So, what could be in the Fiscal Event proposals?

The energy crisis has had a huge impact on individuals and businesses across the UK and is by no means over. Driven by the Russian invasion of Ukraine, short term solutions to the crisis are complex. The focus from the new PM has so far has been mostly on supporting 28 million households through the winter, with measures for businesses less fully formed.

The Government’s planned intervention in the wholesale energy markets will effectively introduce a £2,500 energy price cap for households for two years, while retaining the measures announced in May. However, an ‘equivalent guarantee’ for business, charities and public sector organisations will only last six months. The PM promised longer term energy costs support for ‘vulnerable sectors’ (e.g. pubs) and an interim review in January 2023. While this will come as a huge relief for all, it leaves open the question of whether there will be further support announced in the Budget. There are already suggestions that the business proposals will not take effect until November. It was also announced on Wednesday 21st September that the UK will cut the wholesale price of energy for businesses and public organisations by more than half this winter.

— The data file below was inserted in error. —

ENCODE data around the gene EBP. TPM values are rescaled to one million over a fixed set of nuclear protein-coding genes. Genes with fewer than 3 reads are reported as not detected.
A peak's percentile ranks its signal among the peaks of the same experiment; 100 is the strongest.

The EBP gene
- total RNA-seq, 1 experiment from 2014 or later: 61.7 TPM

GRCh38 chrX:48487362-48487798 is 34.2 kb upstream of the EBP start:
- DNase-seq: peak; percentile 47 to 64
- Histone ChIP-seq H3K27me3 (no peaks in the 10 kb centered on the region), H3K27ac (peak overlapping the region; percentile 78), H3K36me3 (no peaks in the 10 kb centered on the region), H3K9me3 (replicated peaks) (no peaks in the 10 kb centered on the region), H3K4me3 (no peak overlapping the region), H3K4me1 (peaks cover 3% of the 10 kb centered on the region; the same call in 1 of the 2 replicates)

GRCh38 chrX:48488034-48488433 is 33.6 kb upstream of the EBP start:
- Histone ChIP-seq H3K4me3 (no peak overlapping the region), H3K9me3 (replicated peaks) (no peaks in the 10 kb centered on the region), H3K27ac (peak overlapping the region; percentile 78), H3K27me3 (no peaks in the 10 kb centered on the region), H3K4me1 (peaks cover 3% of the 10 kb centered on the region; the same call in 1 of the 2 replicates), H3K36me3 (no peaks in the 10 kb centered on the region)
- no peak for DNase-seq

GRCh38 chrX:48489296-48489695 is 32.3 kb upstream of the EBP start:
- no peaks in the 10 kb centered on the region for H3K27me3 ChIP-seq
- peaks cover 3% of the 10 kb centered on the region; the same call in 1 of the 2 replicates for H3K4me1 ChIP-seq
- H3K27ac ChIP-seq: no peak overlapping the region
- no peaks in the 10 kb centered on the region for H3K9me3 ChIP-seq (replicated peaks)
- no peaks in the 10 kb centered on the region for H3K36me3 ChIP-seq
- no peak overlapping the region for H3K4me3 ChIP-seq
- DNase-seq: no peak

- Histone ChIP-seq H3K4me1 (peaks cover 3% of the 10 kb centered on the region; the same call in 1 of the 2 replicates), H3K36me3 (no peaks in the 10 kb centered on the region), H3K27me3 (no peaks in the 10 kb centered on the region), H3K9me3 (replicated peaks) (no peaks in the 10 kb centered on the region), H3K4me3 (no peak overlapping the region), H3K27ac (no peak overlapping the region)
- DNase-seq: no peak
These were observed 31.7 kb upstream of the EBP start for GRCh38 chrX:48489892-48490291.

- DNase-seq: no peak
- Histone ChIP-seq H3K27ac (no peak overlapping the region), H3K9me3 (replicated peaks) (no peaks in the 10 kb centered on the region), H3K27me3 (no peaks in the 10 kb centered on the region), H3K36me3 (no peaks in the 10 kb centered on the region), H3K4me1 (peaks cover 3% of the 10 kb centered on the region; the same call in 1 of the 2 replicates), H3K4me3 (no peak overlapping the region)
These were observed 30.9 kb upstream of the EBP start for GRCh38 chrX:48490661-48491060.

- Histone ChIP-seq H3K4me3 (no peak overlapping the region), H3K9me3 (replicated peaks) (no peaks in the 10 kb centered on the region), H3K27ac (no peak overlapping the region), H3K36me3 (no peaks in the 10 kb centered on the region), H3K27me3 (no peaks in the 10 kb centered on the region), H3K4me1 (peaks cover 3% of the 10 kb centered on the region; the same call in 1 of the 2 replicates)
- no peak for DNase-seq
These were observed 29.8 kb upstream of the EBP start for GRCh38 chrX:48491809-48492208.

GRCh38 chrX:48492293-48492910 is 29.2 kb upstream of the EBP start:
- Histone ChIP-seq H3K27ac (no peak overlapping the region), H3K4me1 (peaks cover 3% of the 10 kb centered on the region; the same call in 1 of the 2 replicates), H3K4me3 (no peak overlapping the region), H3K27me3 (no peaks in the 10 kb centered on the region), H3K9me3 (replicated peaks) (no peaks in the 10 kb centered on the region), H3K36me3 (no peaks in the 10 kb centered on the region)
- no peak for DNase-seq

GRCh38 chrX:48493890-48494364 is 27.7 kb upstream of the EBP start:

A reduction in business rates for smaller businesses (e.g. an increase in the small business rate 100% exemption to cover properties with a rateable value of up to £25,000, up from the current £12,000) and a possible extension of the existing 50% relief for retail, hospitality and leisure businesses have been rumoured to be part of a COVID style support package that is being considered.

Similarly, a temporary reduction in the rate of VAT applied to hospitality and leisure sales may be announced to help support those sectors as struggling consumers cut back on leisure spending.

Businesses (and individuals) can expect to benefit from the reversal of the April 2022 NIC increase, although how quickly this will flow through to pay packets is uncertain.

Formal confirmation that the corporation tax rate will not rise to 25% in April 2023 (as previously planned) may also be a comfort, even if it provides little help in the short term and will not affect businesses with profits below £50,000 – which may be a substantial number if recession bites.